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Late-arriving feds converting 401(k)s
Despite — or maybe because of — the stock market’s ups and downs, thousands of federal workers are rolling millions of dollars into the Thrift Savings Plan. The money comes from tax-deferred retirement with private firms the feds had built up before they became feds.
During the first quarter, there were 5,887 transactions that rolled $104 million into the TSP, which is the government’s version of a 401(k) plan. The TSP has 3.9 million account holders, ranging from senators and scientists to postal clerks, FBI agents and officers and enlisted personnel in the military.
Federal and military investors in the TSP first got the chance to roll outside tax-deferred money into their government accounts in July 2001.
Because the average age of new federal hires is 32, many of them have retirement accounts, or 401(k) plans from previous jobs.
At first, the roll-in pace was slow, but as people learned more about it, the money started flowing in.
From mid-2001 until the end of last month, there have been 96,000-plus transactions worth $2.2 billion.
The TSP says the “average” amount feds rolled into the TSP — taken by dividing the number of transactions by the dollar amount — is $22,487.31. But averages can be deceptive.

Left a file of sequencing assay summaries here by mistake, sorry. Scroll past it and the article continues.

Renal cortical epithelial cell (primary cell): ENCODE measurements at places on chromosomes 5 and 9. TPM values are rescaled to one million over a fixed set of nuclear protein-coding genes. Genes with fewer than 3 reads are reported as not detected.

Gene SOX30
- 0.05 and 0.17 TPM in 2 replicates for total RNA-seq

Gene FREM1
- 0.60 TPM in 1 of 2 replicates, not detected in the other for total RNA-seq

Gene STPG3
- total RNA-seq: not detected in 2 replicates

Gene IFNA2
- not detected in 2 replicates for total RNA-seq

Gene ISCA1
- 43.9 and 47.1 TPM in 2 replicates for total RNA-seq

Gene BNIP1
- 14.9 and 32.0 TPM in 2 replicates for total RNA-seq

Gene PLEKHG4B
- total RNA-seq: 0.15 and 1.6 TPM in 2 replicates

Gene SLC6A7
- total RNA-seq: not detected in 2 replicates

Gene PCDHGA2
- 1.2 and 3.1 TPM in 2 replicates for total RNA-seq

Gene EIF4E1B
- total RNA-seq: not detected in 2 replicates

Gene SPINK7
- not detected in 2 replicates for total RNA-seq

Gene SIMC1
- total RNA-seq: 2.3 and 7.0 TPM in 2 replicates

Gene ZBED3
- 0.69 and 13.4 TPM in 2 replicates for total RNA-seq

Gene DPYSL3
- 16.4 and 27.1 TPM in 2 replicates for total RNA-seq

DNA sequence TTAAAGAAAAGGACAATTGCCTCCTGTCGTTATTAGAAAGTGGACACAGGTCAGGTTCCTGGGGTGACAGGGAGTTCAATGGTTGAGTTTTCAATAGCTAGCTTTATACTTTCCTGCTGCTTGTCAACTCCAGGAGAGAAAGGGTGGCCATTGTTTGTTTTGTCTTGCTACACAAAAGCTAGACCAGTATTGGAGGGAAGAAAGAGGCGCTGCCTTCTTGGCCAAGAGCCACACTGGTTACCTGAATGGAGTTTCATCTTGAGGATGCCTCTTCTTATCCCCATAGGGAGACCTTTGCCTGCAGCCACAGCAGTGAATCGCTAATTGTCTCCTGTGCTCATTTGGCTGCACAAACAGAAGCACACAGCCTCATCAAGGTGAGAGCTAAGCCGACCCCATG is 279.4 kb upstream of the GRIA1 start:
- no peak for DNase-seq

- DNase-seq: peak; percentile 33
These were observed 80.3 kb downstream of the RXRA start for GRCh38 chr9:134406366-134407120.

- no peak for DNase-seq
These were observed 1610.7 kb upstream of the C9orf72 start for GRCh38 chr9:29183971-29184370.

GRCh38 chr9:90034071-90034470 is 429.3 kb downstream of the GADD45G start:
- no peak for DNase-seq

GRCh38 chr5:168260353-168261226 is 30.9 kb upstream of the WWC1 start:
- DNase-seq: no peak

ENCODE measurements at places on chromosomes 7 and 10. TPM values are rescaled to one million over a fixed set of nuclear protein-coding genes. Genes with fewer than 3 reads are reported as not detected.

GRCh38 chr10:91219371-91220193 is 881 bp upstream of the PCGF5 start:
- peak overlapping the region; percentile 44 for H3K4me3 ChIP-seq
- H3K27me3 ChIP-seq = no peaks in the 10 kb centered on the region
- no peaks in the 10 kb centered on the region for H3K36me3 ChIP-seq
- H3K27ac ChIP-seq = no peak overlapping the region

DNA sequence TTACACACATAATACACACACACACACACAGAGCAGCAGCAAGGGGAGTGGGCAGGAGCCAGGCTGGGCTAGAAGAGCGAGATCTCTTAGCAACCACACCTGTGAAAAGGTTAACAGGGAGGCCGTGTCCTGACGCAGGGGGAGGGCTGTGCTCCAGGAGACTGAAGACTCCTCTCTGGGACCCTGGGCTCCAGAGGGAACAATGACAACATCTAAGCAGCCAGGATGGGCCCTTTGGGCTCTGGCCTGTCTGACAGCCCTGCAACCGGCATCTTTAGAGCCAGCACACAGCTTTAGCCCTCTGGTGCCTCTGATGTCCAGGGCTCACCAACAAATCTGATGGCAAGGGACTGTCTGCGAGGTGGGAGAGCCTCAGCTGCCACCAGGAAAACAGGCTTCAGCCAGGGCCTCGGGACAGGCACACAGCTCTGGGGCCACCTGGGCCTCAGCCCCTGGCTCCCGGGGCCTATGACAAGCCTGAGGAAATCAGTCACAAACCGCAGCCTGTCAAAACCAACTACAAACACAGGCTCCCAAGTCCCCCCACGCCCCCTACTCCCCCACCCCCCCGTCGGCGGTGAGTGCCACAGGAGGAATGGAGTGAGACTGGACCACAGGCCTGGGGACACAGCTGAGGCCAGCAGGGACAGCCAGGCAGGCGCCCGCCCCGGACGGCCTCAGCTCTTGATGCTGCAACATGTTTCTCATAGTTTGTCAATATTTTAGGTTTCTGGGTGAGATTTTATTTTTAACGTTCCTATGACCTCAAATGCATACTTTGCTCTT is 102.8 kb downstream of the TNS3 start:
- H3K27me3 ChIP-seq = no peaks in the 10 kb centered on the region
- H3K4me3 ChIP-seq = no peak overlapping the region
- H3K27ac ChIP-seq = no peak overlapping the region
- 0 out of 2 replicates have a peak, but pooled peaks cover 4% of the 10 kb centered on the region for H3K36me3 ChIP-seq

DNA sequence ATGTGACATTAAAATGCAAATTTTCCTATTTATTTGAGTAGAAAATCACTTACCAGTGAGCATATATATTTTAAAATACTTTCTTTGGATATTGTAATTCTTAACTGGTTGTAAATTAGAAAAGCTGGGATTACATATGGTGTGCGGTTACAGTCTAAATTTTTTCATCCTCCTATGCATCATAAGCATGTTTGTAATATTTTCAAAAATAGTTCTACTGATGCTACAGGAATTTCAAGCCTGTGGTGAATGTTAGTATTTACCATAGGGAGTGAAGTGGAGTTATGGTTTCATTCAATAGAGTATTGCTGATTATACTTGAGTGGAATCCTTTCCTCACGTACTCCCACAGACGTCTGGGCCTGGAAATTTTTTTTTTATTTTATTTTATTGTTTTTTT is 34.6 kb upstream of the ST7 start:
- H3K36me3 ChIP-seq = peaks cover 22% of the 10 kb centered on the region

More than a dozen “new” feds — likely, successful lawyers-turned-federal judges — rolled in accounts each worth more than $1 million.
The lure of the TSP is twofold. First is the G-fund. It is guaranteed by the U.S. government in the form of special Treasury certificates available only to people who invest in the G-fund of the TSP.
The second is the TSP’s lowest-in-the-business administrative fees, measured in basis points. Low fees mean more money in your account earning (hopefully) more money.
Investment guru John Bogle, founder of the Vanguard Group (which has some of the lowest fees in the business) says that excessively high fees “are a scandal.” Other financial planners say that over a career of investing, high fees can drain thousands of dollars from an investor’s account.
With many mutual funds reporting smaller gains (or worse, losses), more people are becoming aware of the plus side of low fees. The effect of fees on a portfolio is an important topic in the popular financial press.
In a story for the Orlando (Fla.) Sentinel, reporter Richard Burnett, citing a Government Accountability Office report, wrote that “even a single percentage-point increase in fees can cut into future retirement benefits by nearly 20 percent.”
Paying fees of 2 percent or 3 percent wasn’t a big deal in the 1990s when many funds were returning 20 percent to 30 percent, but now that many are in negative earnings territory, or barely beating inflation, it’s a different ballgame.
By John R. Bolton
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